Optimism for Simon Property Group (NYSE:SPG) has grown this past week, despite one-year decline in earnings

·3 min read

Unless you borrow money to invest, the potential losses are limited. On the other hand, if you find a high quality business to buy (at the right price) you can more than double your money! For example, the Simon Property Group, Inc. (NYSE:SPG) share price has soared 104% in the last 1 year. Most would be very happy with that, especially in just one year! And in the last week the share price has popped 3.6%. But this could be related to the buoyant market which is up about 2.0% in a week. Zooming out, the stock is actually down 24% in the last three years.

Since it's been a strong week for Simon Property Group shareholders, let's have a look at trend of the longer term fundamentals.

View our latest analysis for Simon Property Group

In his essay The Superinvestors of Graham-and-Doddsville Warren Buffett described how share prices do not always rationally reflect the value of a business. One flawed but reasonable way to assess how sentiment around a company has changed is to compare the earnings per share (EPS) with the share price.

During the last year, Simon Property Group actually saw its earnings per share drop 19%.

So we don't think that investors are paying too much attention to EPS. Therefore, it seems likely that investors are putting more weight on metrics other than EPS, at the moment.

Absent any improvement, we don't think a thirst for dividends is pushing up the Simon Property Group's share price. It saw it's revenue decline by 12% over twelve months. Usually that correlates with a lower share price, but let's face it, the gyrations of the market are sometimes only as clear as mud.

The image below shows how earnings and revenue have tracked over time (if you click on the image you can see greater detail).

earnings-and-revenue-growth
earnings-and-revenue-growth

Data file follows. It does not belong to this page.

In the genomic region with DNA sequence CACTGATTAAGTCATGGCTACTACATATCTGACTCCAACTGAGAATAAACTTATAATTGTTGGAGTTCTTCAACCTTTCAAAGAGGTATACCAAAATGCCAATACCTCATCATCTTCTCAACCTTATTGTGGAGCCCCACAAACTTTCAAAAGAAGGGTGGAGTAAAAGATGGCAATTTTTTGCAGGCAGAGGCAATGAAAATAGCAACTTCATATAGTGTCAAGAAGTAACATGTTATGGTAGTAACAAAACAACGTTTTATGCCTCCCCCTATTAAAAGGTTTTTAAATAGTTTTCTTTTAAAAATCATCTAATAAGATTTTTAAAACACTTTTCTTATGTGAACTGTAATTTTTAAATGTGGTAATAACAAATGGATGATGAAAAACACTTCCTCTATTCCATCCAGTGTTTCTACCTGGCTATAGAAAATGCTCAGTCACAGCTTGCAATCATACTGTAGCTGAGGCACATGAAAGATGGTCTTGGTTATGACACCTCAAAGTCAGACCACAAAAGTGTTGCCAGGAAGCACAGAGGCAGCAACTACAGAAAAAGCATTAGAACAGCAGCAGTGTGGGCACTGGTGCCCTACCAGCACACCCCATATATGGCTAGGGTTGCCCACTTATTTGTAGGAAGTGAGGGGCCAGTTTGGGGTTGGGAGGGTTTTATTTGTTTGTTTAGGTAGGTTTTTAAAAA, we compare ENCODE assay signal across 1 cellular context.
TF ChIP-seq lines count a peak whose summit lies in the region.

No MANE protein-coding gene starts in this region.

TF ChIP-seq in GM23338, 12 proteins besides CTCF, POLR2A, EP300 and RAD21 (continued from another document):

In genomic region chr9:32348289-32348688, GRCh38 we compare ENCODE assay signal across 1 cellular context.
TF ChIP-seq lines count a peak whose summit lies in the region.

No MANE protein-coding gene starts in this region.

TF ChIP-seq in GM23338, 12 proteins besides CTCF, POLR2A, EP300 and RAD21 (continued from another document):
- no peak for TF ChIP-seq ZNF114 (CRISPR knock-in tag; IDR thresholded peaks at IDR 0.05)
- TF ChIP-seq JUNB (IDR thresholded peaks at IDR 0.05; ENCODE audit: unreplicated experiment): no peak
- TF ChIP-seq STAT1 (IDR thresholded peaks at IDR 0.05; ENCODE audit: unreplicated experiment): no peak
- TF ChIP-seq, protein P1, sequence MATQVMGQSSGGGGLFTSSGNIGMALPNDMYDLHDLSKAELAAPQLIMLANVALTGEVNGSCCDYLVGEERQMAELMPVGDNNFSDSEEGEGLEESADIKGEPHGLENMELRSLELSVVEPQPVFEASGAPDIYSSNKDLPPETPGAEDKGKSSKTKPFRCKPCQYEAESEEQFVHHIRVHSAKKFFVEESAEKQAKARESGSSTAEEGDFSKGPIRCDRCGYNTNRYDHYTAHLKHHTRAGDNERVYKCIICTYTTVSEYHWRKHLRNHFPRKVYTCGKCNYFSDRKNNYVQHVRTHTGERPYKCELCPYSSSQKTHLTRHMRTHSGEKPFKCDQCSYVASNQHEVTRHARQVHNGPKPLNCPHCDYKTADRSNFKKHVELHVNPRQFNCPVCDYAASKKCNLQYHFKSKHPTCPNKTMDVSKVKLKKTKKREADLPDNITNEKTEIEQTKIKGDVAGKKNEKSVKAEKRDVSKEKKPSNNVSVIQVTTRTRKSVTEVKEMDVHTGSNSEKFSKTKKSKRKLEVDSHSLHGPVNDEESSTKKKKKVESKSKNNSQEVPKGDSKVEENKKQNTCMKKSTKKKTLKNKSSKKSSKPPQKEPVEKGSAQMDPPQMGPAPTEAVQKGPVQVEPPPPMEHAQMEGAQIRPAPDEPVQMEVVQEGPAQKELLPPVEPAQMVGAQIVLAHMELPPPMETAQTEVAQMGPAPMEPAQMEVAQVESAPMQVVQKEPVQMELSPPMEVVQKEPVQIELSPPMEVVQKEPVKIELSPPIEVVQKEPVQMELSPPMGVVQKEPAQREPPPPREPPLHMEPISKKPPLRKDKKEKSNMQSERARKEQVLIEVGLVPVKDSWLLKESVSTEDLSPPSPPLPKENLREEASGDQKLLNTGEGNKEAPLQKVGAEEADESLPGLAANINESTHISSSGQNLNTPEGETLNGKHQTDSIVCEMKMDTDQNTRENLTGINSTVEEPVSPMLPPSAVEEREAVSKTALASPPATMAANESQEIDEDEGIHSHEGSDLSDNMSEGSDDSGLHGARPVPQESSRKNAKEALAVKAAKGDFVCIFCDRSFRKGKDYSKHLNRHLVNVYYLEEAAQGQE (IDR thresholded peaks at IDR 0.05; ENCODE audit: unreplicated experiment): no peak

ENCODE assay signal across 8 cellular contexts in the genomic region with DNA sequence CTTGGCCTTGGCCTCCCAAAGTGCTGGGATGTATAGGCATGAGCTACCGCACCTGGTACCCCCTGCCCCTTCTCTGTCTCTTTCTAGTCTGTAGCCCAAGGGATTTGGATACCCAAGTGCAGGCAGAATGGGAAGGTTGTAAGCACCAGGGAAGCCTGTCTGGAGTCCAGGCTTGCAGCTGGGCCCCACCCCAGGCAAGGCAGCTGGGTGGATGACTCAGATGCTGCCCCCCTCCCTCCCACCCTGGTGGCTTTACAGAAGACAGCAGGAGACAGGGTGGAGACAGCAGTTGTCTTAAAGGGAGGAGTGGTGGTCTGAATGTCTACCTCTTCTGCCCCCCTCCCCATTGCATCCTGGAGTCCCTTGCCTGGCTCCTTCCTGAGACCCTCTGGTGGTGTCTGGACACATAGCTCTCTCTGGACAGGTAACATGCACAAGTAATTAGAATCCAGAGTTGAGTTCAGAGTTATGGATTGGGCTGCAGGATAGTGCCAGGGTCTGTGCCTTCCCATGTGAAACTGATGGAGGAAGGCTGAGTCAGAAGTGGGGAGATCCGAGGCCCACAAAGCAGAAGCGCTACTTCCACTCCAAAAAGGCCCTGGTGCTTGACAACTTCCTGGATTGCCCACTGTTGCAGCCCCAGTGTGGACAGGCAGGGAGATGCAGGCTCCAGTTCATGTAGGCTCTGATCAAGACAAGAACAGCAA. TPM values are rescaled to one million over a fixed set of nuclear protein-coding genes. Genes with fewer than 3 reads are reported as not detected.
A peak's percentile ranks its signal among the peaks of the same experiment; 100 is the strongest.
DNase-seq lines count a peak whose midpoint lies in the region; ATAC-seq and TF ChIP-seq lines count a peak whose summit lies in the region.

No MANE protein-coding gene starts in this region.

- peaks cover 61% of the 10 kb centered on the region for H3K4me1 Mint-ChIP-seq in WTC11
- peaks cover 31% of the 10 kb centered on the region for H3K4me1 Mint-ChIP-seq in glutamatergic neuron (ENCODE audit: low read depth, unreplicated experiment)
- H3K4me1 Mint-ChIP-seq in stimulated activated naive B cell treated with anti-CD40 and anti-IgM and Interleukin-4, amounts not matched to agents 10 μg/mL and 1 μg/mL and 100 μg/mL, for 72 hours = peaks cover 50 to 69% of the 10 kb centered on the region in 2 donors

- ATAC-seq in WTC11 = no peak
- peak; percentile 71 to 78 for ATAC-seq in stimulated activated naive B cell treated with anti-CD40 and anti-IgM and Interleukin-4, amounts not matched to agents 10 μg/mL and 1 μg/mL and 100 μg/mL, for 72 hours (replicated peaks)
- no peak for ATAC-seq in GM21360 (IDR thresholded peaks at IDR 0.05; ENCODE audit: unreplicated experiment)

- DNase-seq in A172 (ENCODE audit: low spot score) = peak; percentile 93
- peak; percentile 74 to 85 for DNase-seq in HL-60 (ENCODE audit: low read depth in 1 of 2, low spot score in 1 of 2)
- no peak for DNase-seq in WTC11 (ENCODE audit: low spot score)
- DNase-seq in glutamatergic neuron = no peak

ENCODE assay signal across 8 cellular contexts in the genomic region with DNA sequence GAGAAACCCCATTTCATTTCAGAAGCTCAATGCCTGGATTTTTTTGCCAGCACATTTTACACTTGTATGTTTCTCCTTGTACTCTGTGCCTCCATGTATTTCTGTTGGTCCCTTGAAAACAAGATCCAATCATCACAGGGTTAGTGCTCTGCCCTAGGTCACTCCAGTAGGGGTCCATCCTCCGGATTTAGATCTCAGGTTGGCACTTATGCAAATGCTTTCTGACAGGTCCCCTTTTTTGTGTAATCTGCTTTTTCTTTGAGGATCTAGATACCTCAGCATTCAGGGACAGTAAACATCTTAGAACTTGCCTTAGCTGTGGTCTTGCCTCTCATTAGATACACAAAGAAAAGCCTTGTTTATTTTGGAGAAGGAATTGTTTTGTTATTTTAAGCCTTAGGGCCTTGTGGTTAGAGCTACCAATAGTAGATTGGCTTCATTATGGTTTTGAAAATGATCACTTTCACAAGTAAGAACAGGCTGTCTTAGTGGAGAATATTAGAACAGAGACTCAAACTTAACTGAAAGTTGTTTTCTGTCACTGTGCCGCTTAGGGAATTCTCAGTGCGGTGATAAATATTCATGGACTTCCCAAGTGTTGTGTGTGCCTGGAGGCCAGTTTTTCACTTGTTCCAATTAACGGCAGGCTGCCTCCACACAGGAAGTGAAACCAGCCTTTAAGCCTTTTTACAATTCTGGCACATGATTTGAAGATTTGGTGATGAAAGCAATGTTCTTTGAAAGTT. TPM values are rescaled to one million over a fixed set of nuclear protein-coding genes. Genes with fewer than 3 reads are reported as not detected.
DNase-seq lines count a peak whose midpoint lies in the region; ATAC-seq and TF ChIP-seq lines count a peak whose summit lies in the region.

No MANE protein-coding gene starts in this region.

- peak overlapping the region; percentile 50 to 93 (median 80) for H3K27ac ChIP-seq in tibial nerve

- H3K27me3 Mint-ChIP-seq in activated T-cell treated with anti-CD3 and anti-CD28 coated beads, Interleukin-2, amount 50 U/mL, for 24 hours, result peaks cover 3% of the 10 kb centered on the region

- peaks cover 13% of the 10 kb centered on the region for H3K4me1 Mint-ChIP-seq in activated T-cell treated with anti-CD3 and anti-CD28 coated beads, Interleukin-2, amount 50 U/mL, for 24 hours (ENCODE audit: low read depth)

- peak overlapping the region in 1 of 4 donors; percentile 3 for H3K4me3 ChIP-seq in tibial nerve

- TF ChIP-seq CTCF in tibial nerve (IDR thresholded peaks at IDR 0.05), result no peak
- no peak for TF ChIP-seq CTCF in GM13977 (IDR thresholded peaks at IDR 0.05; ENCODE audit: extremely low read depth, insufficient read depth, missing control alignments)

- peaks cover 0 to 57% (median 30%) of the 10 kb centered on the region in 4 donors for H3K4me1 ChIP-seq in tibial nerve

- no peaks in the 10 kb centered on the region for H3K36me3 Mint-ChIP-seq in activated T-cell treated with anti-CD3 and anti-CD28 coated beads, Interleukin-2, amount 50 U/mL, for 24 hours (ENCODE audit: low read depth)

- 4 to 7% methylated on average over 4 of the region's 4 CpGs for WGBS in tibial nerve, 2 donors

It's good to see that there was some significant insider buying in the last three months. That's a positive. On the other hand, we think the revenue and earnings trends are much more meaningful measures of the business. So we recommend checking out this free report showing consensus forecasts

What About Dividends?

As well as measuring the share price return, investors should also consider the total shareholder return (TSR). The TSR is a return calculation that accounts for the value of cash dividends (assuming that any dividend received was reinvested) and the calculated value of any discounted capital raisings and spin-offs. Arguably, the TSR gives a more comprehensive picture of the return generated by a stock. In the case of Simon Property Group, it has a TSR of 118% for the last 1 year. That exceeds its share price return that we previously mentioned. This is largely a result of its dividend payments!

A Different Perspective

We're pleased to report that Simon Property Group shareholders have received a total shareholder return of 118% over one year. That's including the dividend. That certainly beats the loss of about 3% per year over the last half decade. The long term loss makes us cautious, but the short term TSR gain certainly hints at a brighter future. While it is well worth considering the different impacts that market conditions can have on the share price, there are other factors that are even more important. Like risks, for instance. Every company has them, and we've spotted 2 warning signs for Simon Property Group (of which 1 makes us a bit uncomfortable!) you should know about.

Simon Property Group is not the only stock insiders are buying. So take a peek at this free list of growing companies with insider buying.

Please note, the market returns quoted in this article reflect the market weighted average returns of stocks that currently trade on US exchanges.

This article by Simply Wall St is general in nature. We provide commentary based on historical data and analyst forecasts only using an unbiased methodology and our articles are not intended to be financial advice. It does not constitute a recommendation to buy or sell any stock, and does not take account of your objectives, or your financial situation. We aim to bring you long-term focused analysis driven by fundamental data. Note that our analysis may not factor in the latest price-sensitive company announcements or qualitative material. Simply Wall St has no position in any stocks mentioned.

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